from The American Heritage® Dictionary of the English Language, 5th Edition.

  • noun A trick method of throwing one's opponent in wrestling.
  • intransitive verb To cheep, as a bird.
  • noun A small broken or cut off piece, as of wood, stone, or glass.
  • noun A crack or flaw caused by the removal of a small piece.
  • noun A small disk or counter used in poker and other games to represent money.
  • noun Slang Money.
  • noun A small, thin piece of semiconductor bearing numerous circuits integrated into its substrate. A chip smaller than a fingernail can hold millions of circuits. Most of a computer's circuitry is built from chips mounted on circuit boards.
  • noun A thin, usually fried slice of food, especially a potato chip.
  • noun A very small piece of food or candy.
  • noun Chiefly British French fries.
  • noun Wood, palm leaves, straw, or similar material cut and dried for weaving.
  • noun A fragment of dried animal dung used as fuel.
  • noun Something worthless.
  • noun Sports A chip shot.
  • intransitive verb To chop or cut with an ax or other implement.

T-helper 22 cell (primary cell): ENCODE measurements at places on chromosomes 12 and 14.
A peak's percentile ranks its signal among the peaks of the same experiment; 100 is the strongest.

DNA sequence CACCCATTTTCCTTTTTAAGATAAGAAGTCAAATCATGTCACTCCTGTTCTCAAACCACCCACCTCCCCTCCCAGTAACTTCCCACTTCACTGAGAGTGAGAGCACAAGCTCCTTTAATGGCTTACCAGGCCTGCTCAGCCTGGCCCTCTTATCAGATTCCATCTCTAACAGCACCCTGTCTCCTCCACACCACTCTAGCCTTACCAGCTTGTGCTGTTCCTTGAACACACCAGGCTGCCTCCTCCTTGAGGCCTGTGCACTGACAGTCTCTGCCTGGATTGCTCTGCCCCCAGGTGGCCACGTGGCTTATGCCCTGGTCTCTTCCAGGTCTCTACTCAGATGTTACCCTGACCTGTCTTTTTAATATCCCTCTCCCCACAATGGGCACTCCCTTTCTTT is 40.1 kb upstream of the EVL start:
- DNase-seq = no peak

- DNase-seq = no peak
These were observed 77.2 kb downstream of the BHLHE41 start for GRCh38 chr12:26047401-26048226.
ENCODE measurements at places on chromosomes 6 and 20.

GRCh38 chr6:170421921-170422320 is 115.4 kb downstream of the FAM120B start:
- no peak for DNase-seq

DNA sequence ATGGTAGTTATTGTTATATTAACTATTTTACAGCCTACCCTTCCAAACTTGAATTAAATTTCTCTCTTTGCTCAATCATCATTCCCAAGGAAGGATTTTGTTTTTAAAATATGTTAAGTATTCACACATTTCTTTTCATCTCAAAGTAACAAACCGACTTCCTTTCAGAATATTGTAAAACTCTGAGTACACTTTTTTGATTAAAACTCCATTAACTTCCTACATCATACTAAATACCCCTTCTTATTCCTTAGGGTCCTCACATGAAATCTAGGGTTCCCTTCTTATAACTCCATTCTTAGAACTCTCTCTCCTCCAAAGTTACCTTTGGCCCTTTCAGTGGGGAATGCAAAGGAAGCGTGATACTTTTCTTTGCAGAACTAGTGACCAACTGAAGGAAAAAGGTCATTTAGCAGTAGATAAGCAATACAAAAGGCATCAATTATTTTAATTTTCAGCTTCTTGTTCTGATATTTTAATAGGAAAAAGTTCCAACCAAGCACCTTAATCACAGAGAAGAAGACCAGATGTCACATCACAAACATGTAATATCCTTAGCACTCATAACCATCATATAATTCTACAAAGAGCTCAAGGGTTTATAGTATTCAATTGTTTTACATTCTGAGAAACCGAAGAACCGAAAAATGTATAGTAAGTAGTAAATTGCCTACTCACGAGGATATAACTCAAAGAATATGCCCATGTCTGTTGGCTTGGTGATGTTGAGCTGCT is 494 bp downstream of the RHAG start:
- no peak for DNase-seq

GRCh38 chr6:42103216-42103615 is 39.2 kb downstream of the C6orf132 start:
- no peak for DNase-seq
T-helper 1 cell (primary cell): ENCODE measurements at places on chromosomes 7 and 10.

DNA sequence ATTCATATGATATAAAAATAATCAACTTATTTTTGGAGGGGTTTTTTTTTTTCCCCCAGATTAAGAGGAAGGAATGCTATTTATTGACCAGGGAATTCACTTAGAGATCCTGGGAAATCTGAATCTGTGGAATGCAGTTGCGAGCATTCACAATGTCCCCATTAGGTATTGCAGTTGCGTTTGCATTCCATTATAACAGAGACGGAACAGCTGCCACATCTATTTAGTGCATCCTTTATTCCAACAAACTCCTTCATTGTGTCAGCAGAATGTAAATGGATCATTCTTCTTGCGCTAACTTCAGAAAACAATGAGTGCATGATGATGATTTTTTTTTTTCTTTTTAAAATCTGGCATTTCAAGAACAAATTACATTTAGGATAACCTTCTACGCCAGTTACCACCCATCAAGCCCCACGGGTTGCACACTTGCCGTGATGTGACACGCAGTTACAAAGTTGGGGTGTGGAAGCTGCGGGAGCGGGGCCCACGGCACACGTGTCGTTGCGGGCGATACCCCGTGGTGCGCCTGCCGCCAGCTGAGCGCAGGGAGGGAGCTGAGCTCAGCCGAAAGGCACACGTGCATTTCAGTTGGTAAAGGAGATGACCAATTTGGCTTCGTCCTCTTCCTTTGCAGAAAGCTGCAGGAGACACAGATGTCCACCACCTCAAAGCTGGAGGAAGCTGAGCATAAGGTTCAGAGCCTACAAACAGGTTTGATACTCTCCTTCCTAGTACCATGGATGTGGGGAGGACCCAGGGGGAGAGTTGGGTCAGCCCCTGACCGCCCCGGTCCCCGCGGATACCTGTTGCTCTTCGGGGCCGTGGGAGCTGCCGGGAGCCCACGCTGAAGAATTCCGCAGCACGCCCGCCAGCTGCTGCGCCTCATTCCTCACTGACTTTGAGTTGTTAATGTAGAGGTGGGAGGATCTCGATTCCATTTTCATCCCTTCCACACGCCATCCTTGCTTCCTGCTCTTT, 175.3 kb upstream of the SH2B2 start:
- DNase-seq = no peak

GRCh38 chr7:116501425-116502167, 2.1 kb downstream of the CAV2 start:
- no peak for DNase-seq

• intransitive verb To break a small piece from.
  • intransitive verb To break or cut off (a small piece).
  • intransitive verb To shape or carve by cutting or chopping.
  • intransitive verb To become broken off into small pieces.
  • intransitive verb Sports To make a chip shot in golf.
  • idiom (chip off the old block) A child whose appearance or character closely resembles that of one or the other parent.
  • idiom (chip on (one's) shoulder) A habitually hostile or combative attitude.
  • idiom (when the chips are down) At a critical or difficult time.

from The Century Dictionary.

  • noun Specifically, in gem-cutting, a cleavage which weighs less than three fourths of a carat.
  • To cut into small pieces or chips; diminish or disfigure by cutting away a little at a time or in small pieces; hack away. See chipping.
  • In poker, faro, and other games at cards, to bet; lay a wager: as, to chip five dollars (that is, to stake chips representing five dollars).
  • To break or fly off in small pieces, as the glazing in pottery.
  • In poker, to bet a chip: as, I chip.
  • To carp; gibe; sneer.
  • noun The cry of the bat.
  • noun In wrestling, a special mode of throwing one's opponent; a trick.
  • noun A quarrel; a falling out; a ‘spat.’
  • In poker, to bet a counter of the smallest value, in order to keep in the pool until others declare.